19. 19. RE-REFINING OF USED LUBRICATING OIL SCHEMATIC OF RE-REFINING PROCESS Chemical Engineering-2013
  20. 20. RE-REFINING OF USED LUBRICATING OIL CALCULATIONS COMPARISON OF PROPERTIES Properties Color & appearance Specific gravity Dynamic viscosity Water, volume% Flash point Pure oil Clear& homogeneous 0.882 312 0 234 Used oil Clear &homogeneous 0.910 324 12 264 Material balance FEEDSTOCK ML Waste lube oil 200 PRODUCTS Off gases(Water, light ends and losses) Base oil Gas oil Residue 16 140 12 32 TOTAL 200 Chemical Engineering-2013
  21. 21. RE-REFINING OF USED LUBRICATING OIL CONCLUSION 1) Used oil is pollutant and by re-refining, the pollution is reduced. Hence it should get a status of eco-friendly technology and get grants and incentives from the ministry of enviourment. 2) The quality of thoroughly re-refined oil is comparable with nascent base oil. Hence it should be evaluation awarded import-substitute status. 3) While making fresh lubricating oils blending with 5-10% of re-refined base oils should be done for viscosity correction. 4) All such blended oils should be stamped with green lable to make the public aware about the concept of re-refining. 5) The eco-conscious customer would buy the product with green labels. 6) Since re-refining leads to oil conservation the concept of re-refining should be strongly supported by the petroleum conservation research association. Chemical Engineering-2013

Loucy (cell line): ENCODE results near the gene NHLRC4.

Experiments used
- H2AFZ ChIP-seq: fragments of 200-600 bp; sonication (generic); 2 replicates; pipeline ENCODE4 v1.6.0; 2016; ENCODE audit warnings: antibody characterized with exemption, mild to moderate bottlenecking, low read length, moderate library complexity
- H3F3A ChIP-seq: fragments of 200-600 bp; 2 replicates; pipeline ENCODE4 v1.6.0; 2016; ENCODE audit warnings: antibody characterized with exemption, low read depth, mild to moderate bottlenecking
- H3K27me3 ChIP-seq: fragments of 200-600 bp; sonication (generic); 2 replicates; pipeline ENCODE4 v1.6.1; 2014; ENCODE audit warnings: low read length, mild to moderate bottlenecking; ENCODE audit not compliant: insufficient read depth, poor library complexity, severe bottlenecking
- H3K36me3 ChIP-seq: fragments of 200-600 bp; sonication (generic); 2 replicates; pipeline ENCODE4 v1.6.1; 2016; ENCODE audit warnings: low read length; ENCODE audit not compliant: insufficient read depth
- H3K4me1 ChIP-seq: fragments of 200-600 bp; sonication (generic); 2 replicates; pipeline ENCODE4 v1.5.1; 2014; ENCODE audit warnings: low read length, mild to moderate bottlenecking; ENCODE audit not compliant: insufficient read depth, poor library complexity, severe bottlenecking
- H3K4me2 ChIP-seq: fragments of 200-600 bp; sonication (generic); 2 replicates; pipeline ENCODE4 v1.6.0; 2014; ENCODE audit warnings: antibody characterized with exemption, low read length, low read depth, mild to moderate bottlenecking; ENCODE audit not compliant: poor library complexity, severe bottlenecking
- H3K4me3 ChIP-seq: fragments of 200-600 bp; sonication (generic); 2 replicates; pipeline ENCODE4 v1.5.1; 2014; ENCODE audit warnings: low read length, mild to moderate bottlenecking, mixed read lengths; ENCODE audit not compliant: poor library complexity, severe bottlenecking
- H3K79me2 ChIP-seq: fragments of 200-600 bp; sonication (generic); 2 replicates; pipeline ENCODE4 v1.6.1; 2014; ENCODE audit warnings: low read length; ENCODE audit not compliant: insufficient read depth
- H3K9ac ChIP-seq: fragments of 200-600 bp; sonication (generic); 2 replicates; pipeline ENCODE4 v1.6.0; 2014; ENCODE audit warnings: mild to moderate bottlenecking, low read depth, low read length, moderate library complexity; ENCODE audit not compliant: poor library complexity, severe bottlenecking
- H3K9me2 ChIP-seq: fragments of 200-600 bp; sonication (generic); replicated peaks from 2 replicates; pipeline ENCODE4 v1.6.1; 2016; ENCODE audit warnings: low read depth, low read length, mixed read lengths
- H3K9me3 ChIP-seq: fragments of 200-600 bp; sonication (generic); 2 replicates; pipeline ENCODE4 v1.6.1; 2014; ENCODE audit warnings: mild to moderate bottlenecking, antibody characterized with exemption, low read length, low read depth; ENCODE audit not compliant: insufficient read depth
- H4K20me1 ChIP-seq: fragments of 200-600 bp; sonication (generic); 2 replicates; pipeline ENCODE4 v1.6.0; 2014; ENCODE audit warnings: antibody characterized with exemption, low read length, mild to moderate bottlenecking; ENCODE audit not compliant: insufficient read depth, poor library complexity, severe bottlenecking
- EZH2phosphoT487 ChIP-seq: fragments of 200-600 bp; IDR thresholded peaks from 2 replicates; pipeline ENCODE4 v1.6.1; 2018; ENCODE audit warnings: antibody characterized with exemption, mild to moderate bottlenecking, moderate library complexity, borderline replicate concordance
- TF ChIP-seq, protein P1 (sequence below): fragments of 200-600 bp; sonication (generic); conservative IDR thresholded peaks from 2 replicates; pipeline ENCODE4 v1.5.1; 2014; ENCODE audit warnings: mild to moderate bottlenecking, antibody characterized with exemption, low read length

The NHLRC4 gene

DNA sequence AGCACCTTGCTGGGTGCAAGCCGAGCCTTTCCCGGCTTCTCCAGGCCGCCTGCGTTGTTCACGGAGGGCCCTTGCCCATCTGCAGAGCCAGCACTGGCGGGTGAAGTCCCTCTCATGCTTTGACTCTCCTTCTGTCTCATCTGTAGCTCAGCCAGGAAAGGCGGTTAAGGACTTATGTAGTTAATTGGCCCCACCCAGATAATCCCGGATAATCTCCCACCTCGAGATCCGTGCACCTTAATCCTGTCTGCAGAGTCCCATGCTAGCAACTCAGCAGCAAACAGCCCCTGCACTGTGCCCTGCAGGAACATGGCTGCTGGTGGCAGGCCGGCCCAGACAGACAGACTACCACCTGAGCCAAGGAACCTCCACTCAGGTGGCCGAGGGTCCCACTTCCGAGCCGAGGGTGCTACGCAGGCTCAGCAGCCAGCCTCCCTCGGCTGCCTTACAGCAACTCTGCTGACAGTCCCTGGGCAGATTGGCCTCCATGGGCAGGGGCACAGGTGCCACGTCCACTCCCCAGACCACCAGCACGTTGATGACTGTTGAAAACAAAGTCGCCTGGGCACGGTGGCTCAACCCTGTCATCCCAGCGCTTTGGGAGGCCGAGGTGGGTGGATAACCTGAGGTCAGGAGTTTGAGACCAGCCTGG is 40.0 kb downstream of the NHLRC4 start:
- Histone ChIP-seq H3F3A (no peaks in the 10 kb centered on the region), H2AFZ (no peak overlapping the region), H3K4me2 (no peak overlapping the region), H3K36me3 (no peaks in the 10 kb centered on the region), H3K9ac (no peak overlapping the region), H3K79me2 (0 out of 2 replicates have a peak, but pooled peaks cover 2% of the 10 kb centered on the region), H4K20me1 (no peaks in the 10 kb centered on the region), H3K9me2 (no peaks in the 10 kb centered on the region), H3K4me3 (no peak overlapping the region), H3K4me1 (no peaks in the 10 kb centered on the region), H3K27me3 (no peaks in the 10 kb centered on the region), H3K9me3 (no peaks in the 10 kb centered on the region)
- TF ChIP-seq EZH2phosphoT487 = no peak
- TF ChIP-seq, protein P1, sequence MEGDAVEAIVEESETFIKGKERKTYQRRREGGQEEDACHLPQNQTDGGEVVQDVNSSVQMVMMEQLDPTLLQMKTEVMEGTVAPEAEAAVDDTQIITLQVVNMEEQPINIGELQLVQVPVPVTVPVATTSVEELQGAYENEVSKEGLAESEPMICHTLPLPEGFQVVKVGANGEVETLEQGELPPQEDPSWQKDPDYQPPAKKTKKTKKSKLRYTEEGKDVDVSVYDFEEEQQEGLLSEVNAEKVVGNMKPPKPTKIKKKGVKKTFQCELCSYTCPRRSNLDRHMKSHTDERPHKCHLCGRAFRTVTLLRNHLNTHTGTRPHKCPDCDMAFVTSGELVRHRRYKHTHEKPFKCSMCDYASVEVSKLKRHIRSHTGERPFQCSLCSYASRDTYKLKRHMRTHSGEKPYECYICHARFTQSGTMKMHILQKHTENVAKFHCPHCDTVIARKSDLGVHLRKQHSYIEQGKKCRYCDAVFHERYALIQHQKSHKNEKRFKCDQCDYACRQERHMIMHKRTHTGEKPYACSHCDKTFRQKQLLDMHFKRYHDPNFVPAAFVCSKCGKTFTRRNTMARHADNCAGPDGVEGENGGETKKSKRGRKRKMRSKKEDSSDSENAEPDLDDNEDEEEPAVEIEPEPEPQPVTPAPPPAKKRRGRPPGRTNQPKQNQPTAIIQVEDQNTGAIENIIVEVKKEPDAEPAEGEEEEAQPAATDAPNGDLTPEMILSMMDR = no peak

22. 22. RE-REFINING OF USED LUBRICATING OIL REFERENCES 1) "Used Oil. A Renewable Resource and an Environmental Pollutant" by David Layzell, 2) L.M. Magnabosco and W.A. Rondeau, "Improved Process forthe Production of Base Stock Oils from Used Oil. , 3) Frankl, P., Fullana, P., Baitz, M., 2005, Europe Life Cycle Considerations on Waste Oils and Implications. 4) “Recycling Used Motor Oil: A Model Program.” Third Edition,December, 1988. 5)Hunter, B. Scott. “Disposing of Used Motor Oil: A Slippery Issue.” Delaware Valley Energy Report, Volume 8, Number 1, Winter 1991/92. Chemical Engineering-2013

×